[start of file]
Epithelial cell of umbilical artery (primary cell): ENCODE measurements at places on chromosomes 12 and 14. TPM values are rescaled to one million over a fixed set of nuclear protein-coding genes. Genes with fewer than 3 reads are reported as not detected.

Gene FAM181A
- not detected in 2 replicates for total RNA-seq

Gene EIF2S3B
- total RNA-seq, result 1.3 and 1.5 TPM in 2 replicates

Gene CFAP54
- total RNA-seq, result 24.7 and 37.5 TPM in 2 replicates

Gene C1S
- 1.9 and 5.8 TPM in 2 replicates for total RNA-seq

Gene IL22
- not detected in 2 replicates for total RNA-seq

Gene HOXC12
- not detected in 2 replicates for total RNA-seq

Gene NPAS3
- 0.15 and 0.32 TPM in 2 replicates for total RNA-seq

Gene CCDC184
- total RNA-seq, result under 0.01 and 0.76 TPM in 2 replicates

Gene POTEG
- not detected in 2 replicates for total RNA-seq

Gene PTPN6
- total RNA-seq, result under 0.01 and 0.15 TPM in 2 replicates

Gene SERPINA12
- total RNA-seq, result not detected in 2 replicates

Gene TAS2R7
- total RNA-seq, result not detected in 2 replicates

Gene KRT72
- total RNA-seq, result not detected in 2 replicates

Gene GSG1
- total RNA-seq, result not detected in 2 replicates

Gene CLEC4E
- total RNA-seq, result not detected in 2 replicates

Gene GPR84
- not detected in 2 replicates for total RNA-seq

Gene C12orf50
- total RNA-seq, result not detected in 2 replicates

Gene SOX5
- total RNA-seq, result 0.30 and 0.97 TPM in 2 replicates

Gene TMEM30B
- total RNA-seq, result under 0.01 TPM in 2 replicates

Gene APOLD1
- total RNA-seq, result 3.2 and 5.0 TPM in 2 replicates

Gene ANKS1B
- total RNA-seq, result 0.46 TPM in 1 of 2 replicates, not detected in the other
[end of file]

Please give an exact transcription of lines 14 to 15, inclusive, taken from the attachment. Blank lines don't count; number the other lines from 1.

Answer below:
Gene NPAS3
- 0.15 and 0.32 TPM in 2 replicates for total RNA-seq